How to wear a bra

demi cup, full cup, T-shirt style, molded contour, seamless, minimiser, full-figured, strapless, training, three-part support, balconette, one-shoulder, maternity, nursing, underwire, non-underwire, racerback, sports, front-closure, full coverage, convertible, plunge, push-up, longline, halter...

Whew. So many bra styles and so many that don't fit.

Ladies, do you suffer from dreaded "back fat", slipping straps, cup spills or collapsed cups? It's not your fault. Your support system is all wrong.

Queen Elizabeth II's longtime bra maker and bra fitter says that most women - 85 per cent - aren't wearing the right size. "It's because they've gone to a shop that doesn't know how to fit them properly," June Kenton told a London newspaper after her retirement last year.

Kenton recalled dreading her first royal visit in 1960. "Can you imagine what it was like? Most people first meet the queen when she's wearing an evening dress, but not me."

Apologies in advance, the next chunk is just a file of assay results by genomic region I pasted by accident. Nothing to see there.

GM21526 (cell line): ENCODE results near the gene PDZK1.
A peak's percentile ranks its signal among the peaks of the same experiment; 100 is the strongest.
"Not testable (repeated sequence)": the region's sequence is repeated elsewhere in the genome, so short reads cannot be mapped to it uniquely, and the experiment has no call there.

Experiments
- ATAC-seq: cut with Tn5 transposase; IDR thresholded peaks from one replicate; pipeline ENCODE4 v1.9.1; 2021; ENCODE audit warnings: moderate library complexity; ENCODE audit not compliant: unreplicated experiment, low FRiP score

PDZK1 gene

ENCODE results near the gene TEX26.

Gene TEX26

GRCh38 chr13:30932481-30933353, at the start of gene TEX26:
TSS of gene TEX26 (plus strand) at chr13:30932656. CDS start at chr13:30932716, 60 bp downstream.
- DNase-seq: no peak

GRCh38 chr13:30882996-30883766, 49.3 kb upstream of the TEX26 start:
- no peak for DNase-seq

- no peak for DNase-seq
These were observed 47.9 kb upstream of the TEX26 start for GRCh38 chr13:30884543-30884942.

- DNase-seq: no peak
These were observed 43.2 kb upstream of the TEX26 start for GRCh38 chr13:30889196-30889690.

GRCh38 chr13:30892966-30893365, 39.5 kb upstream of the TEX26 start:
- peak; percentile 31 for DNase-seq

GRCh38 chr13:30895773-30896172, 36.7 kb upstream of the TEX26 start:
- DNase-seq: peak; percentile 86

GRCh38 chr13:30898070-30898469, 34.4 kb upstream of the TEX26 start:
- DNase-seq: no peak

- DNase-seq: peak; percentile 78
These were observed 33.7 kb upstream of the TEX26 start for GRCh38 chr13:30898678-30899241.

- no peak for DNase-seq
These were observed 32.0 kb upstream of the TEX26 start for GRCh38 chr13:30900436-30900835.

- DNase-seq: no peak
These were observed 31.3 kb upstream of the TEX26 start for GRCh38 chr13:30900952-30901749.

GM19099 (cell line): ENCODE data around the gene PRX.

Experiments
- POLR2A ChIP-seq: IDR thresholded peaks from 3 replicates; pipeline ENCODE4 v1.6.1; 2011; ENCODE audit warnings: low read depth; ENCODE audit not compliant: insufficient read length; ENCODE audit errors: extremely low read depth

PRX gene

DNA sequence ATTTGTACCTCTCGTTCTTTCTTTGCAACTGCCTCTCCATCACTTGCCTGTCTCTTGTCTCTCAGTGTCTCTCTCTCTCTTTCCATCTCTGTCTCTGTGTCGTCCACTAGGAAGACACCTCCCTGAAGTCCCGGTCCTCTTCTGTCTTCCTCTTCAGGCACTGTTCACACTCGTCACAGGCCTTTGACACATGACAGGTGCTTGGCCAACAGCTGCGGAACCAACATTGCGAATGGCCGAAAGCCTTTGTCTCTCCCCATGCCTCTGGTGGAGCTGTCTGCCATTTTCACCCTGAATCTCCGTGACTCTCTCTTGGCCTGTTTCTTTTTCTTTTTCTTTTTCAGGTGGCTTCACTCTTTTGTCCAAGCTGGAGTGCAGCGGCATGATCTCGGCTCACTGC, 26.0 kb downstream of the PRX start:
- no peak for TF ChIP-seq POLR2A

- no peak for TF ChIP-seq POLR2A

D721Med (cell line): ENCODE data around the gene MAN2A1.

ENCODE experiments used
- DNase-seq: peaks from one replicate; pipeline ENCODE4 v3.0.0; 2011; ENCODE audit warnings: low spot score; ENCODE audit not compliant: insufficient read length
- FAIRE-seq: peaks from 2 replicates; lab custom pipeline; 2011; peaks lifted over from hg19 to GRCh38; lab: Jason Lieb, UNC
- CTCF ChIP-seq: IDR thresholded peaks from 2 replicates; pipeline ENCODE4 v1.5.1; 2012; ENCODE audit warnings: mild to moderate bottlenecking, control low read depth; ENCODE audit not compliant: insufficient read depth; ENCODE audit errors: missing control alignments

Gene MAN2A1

The queen may have been nervous, too.

When you take off your blouse in front of a woman, it's a little intimidating," said Yvonne Alicea, who owns Yve's Fine Lingerie in Roseville, California. "I tell women, 'I look at boobs all day, you don't have anything I haven't seen'.

"It's not about pretty bras, although I have some gorgeous collections, it's about the fit," Alicea said.

"Women (with large breasts) come in with indentations an inch deep in their shoulders and in pain and don't know how to resolve the problem. They get migraines from the pressure. I've had women cry because they finally find some relief."

Leave it to Oprah Winfrey to tell the world something is amiss beneath our blouses.

Determined to get us out of our ill-fitting underpinnings, she hosted a "bra intervention" show in 2005, bringing in 8000 bras and 35 professional fitters from Nordstrom to work with 240 female audience members